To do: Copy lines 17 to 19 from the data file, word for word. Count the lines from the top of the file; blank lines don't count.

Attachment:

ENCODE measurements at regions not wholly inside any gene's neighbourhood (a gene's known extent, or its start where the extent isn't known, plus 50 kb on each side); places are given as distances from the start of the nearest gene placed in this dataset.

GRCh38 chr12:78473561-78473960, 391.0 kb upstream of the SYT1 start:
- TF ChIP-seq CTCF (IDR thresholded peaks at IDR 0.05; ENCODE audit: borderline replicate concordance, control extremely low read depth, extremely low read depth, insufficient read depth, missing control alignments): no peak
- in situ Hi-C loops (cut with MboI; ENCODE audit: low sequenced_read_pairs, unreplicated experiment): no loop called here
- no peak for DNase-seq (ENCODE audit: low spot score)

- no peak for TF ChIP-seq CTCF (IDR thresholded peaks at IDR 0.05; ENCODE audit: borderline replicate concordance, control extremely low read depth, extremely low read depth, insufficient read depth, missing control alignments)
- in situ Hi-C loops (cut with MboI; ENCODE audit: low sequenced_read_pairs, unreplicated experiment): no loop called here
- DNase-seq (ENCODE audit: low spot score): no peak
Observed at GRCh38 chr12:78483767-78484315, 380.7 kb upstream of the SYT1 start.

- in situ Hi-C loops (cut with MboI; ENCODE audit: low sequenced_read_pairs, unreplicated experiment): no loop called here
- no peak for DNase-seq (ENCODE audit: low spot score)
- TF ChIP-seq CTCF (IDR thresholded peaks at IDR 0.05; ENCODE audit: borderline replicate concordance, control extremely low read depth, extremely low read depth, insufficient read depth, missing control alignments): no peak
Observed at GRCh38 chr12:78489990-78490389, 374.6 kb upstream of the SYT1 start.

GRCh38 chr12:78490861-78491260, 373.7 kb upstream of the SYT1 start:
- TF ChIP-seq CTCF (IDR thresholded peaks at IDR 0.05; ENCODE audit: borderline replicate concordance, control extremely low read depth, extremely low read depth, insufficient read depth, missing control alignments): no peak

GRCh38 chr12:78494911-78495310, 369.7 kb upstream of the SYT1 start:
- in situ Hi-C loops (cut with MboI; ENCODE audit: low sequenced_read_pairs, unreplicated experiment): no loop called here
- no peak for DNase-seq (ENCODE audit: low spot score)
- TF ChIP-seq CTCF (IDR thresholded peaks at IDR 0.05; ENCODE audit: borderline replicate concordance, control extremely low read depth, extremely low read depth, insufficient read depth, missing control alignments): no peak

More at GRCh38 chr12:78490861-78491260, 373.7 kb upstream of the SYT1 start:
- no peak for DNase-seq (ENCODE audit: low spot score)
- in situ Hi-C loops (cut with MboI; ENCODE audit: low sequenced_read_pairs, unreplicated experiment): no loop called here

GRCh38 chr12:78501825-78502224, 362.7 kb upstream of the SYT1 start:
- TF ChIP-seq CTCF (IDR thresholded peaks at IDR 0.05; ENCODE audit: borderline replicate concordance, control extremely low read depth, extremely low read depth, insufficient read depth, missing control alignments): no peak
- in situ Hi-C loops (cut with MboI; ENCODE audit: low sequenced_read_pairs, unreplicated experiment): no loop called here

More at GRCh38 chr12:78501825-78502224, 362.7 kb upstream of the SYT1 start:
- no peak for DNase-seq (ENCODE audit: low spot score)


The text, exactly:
- in situ Hi-C loops (cut with MboI; ENCODE audit: low sequenced_read_pairs, unreplicated experiment): no loop called here
- no peak for DNase-seq (ENCODE audit: low spot score)
- TF ChIP-seq CTCF (IDR thresholded peaks at IDR 0.05; ENCODE audit: borderline replicate concordance, control extremely low read depth, extremely low read depth, insufficient read depth, missing control alignments): no peak